The Soul of the Software
In the past few days Infor has reached agreement to deploy its Workforce Management product line to three net new customers. They are each of the large, enterprise variety. While this is not an uncommon occurrence, the importance of these projects was stated, respectively, in such a way that it made me pause. These companies, and the executives that lead them, impressed upon us that Workforce Management is the "Heart and Soul" of their business, and that our work together simply could not fail. They each serve in different industries; one operates domestically, one is U.S. based and global, and another is headquartered in Denmark. These companies are clearly different but the essence of what they do starts first with their employees and the manner in which work is planned and executed. They are people-centric companies.
The tools that these companies elected to use will provide reason and consciousness to their workforce decisions. It will have no real physical existence, but its presence will be felt on the shop floor, retail storefront, and in emergency care facilities. Workforce Management will determine the type and amount of employee work in these settings, and in a variety of different formats. Further, these applications will over time have the ability to think critically about outcomes, intuitively redirect jobs in progress, and retain memories to better guide decisions when similar situations arise again. How companies plan for work has a direct impact on certain emotions that are fostered in employees as well as the customers that are impacted by their goods or services. Software, in this context, has a lasting impact on human life too.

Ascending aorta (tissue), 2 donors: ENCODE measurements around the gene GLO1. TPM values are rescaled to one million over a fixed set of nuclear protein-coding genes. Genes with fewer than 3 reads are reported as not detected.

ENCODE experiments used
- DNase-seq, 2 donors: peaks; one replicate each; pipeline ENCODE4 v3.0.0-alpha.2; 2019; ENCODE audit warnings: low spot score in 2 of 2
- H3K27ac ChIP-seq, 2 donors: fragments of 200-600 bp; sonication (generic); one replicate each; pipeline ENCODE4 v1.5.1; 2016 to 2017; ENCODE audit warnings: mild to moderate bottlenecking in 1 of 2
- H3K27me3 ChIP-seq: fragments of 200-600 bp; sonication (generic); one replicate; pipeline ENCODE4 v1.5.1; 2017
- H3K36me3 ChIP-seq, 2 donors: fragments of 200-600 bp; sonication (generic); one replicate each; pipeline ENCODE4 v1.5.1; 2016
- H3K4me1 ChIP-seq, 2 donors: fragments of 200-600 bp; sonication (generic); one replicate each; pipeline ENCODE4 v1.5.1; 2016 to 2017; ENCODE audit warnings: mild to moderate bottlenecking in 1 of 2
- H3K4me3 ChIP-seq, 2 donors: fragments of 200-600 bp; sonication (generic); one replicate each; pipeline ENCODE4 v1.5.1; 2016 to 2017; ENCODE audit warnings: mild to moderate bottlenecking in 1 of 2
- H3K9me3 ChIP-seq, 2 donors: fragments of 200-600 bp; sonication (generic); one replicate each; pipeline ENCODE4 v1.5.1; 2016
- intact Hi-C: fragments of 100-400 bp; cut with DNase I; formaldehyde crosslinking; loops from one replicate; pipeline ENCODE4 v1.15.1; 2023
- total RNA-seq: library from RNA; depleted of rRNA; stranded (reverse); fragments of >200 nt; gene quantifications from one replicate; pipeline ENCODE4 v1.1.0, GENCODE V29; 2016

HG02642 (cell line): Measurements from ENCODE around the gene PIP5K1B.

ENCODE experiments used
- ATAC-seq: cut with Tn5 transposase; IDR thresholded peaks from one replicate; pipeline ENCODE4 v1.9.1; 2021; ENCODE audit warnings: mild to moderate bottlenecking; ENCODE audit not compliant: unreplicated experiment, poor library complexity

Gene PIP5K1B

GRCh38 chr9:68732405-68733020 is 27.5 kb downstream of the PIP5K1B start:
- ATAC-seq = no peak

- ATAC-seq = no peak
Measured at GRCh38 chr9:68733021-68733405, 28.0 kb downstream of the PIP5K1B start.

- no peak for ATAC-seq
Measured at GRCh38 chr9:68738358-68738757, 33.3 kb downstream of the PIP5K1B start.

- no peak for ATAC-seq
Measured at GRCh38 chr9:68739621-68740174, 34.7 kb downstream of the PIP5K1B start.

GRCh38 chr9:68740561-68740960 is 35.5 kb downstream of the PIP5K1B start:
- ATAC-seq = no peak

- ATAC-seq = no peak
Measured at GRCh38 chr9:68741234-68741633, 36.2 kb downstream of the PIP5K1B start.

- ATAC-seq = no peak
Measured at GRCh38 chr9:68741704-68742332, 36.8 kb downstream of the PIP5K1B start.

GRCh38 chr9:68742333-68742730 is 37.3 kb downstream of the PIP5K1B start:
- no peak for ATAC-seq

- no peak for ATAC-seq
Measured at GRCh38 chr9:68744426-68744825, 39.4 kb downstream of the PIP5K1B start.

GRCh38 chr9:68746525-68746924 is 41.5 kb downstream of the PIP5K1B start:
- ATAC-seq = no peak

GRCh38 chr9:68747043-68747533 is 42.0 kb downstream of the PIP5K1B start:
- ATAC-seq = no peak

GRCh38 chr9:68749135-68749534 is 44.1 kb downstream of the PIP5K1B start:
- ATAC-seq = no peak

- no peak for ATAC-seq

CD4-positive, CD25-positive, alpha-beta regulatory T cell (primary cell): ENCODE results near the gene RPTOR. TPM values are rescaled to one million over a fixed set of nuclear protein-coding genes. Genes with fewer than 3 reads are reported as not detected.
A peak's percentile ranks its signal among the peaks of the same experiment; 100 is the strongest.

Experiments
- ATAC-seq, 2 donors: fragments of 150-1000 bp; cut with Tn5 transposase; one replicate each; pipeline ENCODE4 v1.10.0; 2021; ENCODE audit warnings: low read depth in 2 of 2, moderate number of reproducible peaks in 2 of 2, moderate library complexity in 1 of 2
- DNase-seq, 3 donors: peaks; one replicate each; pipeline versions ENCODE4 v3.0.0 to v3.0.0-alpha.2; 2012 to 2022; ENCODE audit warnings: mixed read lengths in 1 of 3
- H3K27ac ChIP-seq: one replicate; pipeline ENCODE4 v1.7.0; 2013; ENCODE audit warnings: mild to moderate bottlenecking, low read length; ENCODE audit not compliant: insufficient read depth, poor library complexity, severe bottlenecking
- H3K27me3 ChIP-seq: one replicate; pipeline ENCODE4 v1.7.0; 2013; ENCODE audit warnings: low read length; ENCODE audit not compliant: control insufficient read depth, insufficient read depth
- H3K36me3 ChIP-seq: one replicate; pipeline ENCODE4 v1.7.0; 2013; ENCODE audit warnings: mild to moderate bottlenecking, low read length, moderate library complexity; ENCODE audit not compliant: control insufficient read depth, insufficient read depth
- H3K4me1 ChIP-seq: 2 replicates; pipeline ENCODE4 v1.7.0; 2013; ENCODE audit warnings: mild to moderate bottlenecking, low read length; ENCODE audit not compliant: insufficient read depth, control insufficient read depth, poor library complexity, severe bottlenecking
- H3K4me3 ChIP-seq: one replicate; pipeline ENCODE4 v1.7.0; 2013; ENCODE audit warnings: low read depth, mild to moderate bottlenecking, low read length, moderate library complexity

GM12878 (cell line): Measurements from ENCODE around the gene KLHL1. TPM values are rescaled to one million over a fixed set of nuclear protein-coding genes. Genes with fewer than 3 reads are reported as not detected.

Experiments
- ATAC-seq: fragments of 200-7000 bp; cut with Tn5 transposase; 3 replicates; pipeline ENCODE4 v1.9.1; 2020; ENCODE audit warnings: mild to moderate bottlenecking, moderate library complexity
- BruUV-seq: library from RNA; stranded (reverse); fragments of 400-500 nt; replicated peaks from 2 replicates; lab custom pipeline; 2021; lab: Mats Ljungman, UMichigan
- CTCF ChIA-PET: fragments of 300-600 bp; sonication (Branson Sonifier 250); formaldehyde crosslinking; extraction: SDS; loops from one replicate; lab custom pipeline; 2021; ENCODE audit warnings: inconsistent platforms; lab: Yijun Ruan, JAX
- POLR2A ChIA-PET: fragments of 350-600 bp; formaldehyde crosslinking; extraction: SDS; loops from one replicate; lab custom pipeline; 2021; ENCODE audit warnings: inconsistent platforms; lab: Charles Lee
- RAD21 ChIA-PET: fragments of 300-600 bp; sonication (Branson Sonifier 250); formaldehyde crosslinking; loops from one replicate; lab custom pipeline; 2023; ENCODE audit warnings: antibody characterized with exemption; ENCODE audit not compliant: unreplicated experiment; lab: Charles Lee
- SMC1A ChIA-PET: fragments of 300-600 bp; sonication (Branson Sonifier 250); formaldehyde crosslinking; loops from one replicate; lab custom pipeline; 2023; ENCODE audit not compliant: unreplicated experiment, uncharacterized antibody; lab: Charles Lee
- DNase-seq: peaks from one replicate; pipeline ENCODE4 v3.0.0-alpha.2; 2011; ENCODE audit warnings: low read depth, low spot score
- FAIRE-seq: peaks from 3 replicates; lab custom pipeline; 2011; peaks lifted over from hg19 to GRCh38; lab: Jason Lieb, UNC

Does Software have a Soul?
This was the question that gave me pause. Saying that Workforce Management is the "Heart and Soul" of a business is clearly a metaphor for something that has importance. The "Heart" being the hub of decision making and the "Soul" its consciousness, intuition, and perpetual existence. Not all software has a soul though. Some varieties are in fact soulless. Some varieties do not influence human behavior or determine right from wrong. Some varieties are merely data spittoons and news archives. But, if software creates awareness of the work that companies need to do and will exist even passively beyond the present, yes, it definitely has a soul. Workforce Management applications have "Soul" - it is part maker and part user, and it lives in every schedule, timecard, task, PTO approval, contract, and demand forecast.
The "Soul" of Infor's Workforce Management application will take shape in different ways for these three new customers. They will not share the same design or have the same existence. Workforce applications are peculiar in this way; no two deployments are the same. It's this "one-of-a-kind" principle that makes the "Soul" of workforce applications a uniquely powerful concept. Once it leaves the hands of the maker, the implementer has discretion over thousands of variables that will impact adoption and use; value and outcomes. But, there is no predetermination. "Soul" is a derivative of install but it's the touch of the employee - thousands and thousands of them - where its true form really takes shape. For every transaction that is executed at these three companies, a unique stream of consciousness will be created.